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Member Q&A: Paula Franklin

Association of Texas Professional Educators
Association of Texas Professional Educators

Date Posted: 3/06/2017

ATPE is proud of our diverse members and the hard work they put into educating Texas children! In this new Member Q&A series, we will showcase members from across the state. Today’s post features Paula Franklin from Galveston ISD.

What is your job title? Where do you work?

My title is special education instructional specialist for Galveston Independent School District. I work with all grade levels, and I am beginning my fourth year with the district. I train our staff on special ed software and programs, and I work in the classroom with the teachers and assist them in a variety of areas. I also work with our district curriculum team, bilingual and testing departments, and our Section 504 personnel. Because we are such a small district, we wear many hats in each department and we are a “hands on” administration.

How long have you been an ATPE member? Why did you choose ATPE?

I began my teaching career in 2008, after a 10-year career as a paralegal. I have been an ATPE member since then. I chose ATPE because I have a bachelor’s degree in legal administration. I knew I wanted representation that had immediate access to an attorney. Education law is very tedious, and I knew I wanted the best.

I never thought I would need the assistance of ATPE, but when I did, I worried about nothing. In the end, I came out on top and I was thankful for effective counsel. After that issue, many of my coworkers switched to ATPE because they had some similar issues, and saw the results.

Shortly after that, I switched districts and became an ATPE ambassador. Eight years later, I am the secretary of the Galveston local unit. This summer was my first ATPE Summit, and I loved it! We have a great team here in GISD.

What made you want to be an educator?

After 10 years in the law field, I grew tired of the same thing, day after day. I thought back to when I was working with kids at summer camp, and how much fun it was, and I decided to go back to school and become a certified teacher. I wanted to be able to spend time with my nieces and nephews instead of preparing for trials. I decided to get double certified in both general ed and special ed at the same time. Three years later, I found myself in graduate school. That decision led me to where I am today. It is the best decision I have ever made.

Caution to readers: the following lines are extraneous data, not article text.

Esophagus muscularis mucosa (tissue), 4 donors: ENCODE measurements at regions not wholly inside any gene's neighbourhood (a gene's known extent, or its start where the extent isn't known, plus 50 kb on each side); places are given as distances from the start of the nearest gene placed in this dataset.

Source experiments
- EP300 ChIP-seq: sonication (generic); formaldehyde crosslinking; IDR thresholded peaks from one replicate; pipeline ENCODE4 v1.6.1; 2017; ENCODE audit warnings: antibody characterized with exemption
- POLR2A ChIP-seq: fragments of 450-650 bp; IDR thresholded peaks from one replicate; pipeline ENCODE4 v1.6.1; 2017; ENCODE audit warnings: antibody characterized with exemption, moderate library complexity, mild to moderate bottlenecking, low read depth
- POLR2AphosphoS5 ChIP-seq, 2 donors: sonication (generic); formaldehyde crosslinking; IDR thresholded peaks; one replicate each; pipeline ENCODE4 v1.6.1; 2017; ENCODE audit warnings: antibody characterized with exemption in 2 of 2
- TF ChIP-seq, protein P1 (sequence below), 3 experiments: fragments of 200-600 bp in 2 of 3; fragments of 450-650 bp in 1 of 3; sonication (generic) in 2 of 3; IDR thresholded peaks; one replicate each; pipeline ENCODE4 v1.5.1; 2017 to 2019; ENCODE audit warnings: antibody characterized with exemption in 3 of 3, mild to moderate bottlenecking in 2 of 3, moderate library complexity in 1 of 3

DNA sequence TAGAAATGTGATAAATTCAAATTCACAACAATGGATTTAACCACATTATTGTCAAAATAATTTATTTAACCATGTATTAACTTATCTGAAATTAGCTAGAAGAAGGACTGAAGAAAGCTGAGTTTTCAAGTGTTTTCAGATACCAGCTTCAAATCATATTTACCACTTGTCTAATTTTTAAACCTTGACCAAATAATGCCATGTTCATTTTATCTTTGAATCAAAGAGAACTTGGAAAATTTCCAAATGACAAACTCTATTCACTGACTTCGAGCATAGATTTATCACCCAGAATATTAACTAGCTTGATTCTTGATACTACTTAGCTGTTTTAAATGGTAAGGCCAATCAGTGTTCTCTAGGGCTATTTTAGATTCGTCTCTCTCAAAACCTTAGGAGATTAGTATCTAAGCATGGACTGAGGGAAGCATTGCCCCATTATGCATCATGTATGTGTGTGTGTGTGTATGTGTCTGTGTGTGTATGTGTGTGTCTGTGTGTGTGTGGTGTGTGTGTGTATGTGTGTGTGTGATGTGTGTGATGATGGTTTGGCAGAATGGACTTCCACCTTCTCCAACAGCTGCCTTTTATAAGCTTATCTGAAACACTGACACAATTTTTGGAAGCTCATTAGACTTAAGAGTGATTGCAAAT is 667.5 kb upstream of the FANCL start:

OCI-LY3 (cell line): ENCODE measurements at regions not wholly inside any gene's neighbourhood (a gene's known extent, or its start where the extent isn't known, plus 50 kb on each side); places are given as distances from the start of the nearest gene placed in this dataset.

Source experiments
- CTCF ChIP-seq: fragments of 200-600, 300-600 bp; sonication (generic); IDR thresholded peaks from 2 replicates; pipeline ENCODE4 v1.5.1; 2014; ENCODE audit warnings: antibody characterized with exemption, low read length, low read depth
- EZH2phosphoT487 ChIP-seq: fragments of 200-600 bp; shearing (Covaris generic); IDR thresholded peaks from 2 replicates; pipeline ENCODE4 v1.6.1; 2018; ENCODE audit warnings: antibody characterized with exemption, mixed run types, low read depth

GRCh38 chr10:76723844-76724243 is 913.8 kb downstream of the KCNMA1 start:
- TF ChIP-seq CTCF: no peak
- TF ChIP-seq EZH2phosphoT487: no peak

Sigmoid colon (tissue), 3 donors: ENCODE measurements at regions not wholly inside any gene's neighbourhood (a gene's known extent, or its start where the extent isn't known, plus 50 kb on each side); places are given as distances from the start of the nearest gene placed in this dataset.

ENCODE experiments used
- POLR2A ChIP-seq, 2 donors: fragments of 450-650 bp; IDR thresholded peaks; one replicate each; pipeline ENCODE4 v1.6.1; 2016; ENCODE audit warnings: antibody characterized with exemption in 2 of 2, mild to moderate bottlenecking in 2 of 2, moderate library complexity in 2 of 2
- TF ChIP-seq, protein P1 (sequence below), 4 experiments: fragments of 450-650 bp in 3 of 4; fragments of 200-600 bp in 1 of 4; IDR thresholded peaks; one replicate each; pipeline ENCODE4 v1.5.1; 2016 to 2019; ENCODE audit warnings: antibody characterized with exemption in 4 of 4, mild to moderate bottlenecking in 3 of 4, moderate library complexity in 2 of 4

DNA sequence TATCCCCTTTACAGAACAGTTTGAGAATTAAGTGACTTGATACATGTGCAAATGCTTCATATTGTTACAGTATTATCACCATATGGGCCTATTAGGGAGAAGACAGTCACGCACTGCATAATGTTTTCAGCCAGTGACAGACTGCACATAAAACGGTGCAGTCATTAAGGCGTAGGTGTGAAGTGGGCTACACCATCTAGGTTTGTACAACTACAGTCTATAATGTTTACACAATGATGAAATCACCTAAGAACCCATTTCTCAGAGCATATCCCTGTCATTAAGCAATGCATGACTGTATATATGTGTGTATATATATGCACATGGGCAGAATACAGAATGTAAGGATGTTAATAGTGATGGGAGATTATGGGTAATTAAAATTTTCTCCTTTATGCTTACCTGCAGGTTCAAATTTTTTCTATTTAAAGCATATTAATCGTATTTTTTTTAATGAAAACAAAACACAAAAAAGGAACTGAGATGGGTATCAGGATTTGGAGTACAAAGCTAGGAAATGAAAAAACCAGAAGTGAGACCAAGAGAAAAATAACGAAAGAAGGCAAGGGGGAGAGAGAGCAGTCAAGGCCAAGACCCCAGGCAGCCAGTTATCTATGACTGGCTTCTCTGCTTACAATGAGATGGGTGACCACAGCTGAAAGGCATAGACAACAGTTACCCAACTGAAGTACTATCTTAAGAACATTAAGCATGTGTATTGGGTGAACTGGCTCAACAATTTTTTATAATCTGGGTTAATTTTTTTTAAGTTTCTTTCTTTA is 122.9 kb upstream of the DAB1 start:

What advice would you give to a new educator coming into your position?

The advice I would give is to NOT stress about things you cannot control. For people with type A personalities like me, this is very hard. We are schedulers, and we need things done in a certain order. That isn't how education works. Also, take time to attend all the conferences and staff development that you can, and gain knowledge from others in the field. Don't be afraid to try something new.

What is your biggest hope for the future of Texas public schools?

My biggest hope is that public education will become important to our legislature. I am not a fan of vouchers or charter schools, and I never will be. These schools are often run by businesses, or private entities and are not subject to the same regulations or licensing as public schools. Students with disabilities are often not admitted to these schools, and in public school, we educate all students within our district boundaries, no matter the cost. Allowing vouchers to be used, and funding to be directed to private schools, takes more money away from our public schools. We have already seen major reductions in per-student spending across the board. It is time for our legislature to fight for the children of our state, and move away from the personal agendas. I’d like to know how many legislatures have children that are or were educated in Texas public schools. Perhaps then the line in the sand would be more clear.

I want our state leaders to respect educators and provide what our students need, regardless of what area a school is in. I look forward to being part of ATPE at the Capitol in Austin this year.

What is the most important thing educators can do for their profession?

The most important thing is to stay informed about what is happening in the legislature. Don't wait for things to be handed down to you—call your representatives, make your voice heard. We were victorious in lowering the number of STAAR tests our students must take to graduate high school. That was a direct result of educators and parents standing up for our students.

What’s your favorite Texas vacation?

My favorite Texas vacation is floating the Frio River and going to Garner State Park. I listened to many of my friends’ stories about their trips, and Jonathon and I finally went two summers ago. There is something so serene about crystal-clear water, no phones, and no wi-fi. Both of our careers are fast paced and stressful at times. When you are at Garner, it is truly a time to relax and enjoy the beautiful scenery. There is nothing like it in the world.

Share your favorite moment as an educator.

My favorite moment as an educator… whew that is a tough one. I have so many amazing memories. I believe seeing my first group of student’s graduate was momentous. Although they are now adults, they will always be “my kids.”

A very close second was the first-ever Special Olympics Banquet that we threw for our team in Galveston last year. We revamped our team last spring and came home with 44 medals and ribbons. Watching our students be celebrated for their achievements at the Spring Games, instead of being told what they can’t do, was incredible. I will never forget seeing them walk, or roll, into their banquet dressed in their Sunday best.

I am truly blessed to love what I do for a living.

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